Relationship Property and Economic Disparity
Equal division does not always apply
Section 15 of the Property (Relationships) Act 1976 was introduced into the Act in 2002 to address issues of inequality between spouses/partners following a break down of their relationship. The Select Committee considering the legislation had received a number of submissions that women were often disadvantaged at the end of a relationship if they had stopped working during the relationship to look after children.
Division of functions in the relationship
This Section allows the Court to compensate one party to the relationship if, at the end of the relationship, the income and living standards of the other party are likely to be significantly higher because of the division of functions within the relationship.
Section 15 does not refer to the gender of the claimant spouse, nor does it limit the ‘functions’ that can be used to mount a claim. Therefore a husband who gave up work to look after children is also able to claim under the section. Furthermore, section 15 can be argued in other circumstances such as where one spouse/partner has put their career on hold in order for the other spouse/partner to further their career.
However, since its introduction, Section 15 has been used by women who have given up work during the course of the relationship to take on the primary responsibility for childcare. In most of the cases, the women have then argued that they cannot readily re-enter the workforce due to a lack of current and marketable work skills, while their husband/partner has continued with their career.
In deciding whether to make such an order the Court may give consideration to the following:-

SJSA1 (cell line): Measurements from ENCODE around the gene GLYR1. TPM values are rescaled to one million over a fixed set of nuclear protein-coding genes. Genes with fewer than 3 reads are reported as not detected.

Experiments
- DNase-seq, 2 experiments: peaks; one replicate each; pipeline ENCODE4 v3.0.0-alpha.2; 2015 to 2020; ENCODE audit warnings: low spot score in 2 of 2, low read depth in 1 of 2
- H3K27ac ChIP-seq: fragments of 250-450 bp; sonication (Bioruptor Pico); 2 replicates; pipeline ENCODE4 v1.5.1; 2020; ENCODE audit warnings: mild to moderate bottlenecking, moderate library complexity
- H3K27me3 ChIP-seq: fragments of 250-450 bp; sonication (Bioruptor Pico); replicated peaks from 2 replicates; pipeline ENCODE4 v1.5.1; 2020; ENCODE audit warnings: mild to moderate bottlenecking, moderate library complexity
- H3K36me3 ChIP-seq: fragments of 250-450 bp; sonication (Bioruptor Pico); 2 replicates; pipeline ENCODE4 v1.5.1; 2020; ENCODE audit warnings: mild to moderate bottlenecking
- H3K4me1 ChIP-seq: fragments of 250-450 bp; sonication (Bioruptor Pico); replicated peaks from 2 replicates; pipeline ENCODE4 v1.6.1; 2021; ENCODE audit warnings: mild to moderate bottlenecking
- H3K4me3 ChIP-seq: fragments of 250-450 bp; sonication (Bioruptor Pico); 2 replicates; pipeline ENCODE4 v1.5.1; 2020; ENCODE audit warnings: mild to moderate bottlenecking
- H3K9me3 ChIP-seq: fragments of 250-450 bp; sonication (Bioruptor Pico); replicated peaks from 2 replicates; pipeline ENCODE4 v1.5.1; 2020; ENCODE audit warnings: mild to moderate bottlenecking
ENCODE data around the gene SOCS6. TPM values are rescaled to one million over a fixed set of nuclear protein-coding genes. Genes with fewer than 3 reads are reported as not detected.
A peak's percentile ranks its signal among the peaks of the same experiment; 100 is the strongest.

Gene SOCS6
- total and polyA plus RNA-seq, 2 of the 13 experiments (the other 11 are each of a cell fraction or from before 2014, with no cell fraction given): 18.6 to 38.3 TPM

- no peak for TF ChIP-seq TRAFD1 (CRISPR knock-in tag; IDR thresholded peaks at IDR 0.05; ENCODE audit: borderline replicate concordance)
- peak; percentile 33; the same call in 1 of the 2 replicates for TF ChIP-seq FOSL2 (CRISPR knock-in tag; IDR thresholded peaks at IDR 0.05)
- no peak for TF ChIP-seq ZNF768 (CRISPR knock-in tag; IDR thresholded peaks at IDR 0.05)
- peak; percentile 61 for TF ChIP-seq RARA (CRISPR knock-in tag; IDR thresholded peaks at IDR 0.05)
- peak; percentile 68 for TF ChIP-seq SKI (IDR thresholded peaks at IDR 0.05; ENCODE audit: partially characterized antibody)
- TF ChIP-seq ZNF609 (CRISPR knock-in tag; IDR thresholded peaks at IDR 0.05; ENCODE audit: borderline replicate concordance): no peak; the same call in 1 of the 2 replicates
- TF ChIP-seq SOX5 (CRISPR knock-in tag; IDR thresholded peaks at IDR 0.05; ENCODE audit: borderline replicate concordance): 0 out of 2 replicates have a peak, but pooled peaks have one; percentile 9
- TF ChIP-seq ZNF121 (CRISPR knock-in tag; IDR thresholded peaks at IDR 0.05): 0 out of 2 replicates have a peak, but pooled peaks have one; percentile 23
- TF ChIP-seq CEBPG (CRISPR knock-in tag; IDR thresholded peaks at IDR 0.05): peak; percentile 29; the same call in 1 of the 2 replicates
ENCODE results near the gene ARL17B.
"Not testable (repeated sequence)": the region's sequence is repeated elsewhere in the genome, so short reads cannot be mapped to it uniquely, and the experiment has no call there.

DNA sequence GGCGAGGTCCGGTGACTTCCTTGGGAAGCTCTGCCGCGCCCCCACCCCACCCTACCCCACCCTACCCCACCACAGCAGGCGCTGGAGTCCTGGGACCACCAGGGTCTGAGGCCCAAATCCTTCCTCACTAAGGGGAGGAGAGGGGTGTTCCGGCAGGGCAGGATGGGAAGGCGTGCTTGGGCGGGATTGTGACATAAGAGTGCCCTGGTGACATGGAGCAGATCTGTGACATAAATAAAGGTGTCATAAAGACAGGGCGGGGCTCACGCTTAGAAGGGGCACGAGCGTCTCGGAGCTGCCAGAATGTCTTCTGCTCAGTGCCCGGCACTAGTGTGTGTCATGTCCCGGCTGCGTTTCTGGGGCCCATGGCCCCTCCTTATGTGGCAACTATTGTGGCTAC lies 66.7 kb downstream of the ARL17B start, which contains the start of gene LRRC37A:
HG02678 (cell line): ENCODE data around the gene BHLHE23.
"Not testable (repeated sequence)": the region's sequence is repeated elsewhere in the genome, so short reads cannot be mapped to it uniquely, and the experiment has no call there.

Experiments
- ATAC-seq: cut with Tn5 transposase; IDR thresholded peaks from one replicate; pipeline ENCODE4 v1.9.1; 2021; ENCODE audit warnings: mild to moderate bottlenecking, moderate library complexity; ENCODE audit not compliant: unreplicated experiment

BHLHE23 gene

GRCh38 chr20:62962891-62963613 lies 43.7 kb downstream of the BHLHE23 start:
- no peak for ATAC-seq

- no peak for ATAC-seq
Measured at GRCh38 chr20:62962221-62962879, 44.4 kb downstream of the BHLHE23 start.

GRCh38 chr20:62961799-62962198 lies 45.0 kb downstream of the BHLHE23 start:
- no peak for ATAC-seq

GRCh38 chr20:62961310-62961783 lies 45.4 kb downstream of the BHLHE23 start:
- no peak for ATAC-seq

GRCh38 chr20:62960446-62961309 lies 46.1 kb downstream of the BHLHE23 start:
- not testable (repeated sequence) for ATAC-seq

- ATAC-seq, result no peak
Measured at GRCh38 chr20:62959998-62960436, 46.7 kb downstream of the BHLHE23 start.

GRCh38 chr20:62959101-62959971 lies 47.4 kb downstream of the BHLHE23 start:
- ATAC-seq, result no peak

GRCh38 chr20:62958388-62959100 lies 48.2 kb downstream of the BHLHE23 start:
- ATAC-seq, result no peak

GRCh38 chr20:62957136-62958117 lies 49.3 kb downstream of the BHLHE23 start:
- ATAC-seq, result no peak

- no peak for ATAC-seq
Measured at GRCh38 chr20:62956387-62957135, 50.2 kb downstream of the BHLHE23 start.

- 1. The likely earning capacity of each spouse/partner.
- 2. The responsibilities of each spouse/partner for the ongoing care of children.
- 3. Any other relevant circumstances.
A mere disparity in likely future income or living standards is not enough. The claimant spouse/partner must be able to prove that the division of functions within the marriage was the primary cause of the disparity.
Typically, the awards under this section have been in the vicinity of $30-50,000. There have also been decisions where significantly less has been awarded. In a recent decision in Hamilton, the sum of approximately $75,000 was awarded to a wife who had resigned from her employment and ceased her University studies to become the primary caregiver to the parties’ children. In awarding the compensatory sum, the Court accepted the expert evidence of an accountant who provided an assessment of the amount required to compensate the wife.
However, in a decision in July 2004, a wife was awarded a compensatory payment of $142,000. In that case, the wife had put her own career on hold to follow the husband to various parts of the world in order to further his career. She had also been the primary caregiver of the children. This decision is currently under Appeal, therefore it is unclear if the decision to award such a large amount will stand.
The reality is that there is little that can be done once a relationship has ended to either minimise or maximise the chances of succeeding or successfully defending a claim under Section 15 of the Act. By the time the matter proceeds to Court it is too late to undo the decisions that were made during the relationship in respect of the parties’ careers and childcare responsibilities.
When negotiating the resolution of property matters, and a Section 15 argument is a possibility, then it is likely if a reasonable stance is taken by both parties, that resolution can be reached without the need to resort to costly Court proceedings.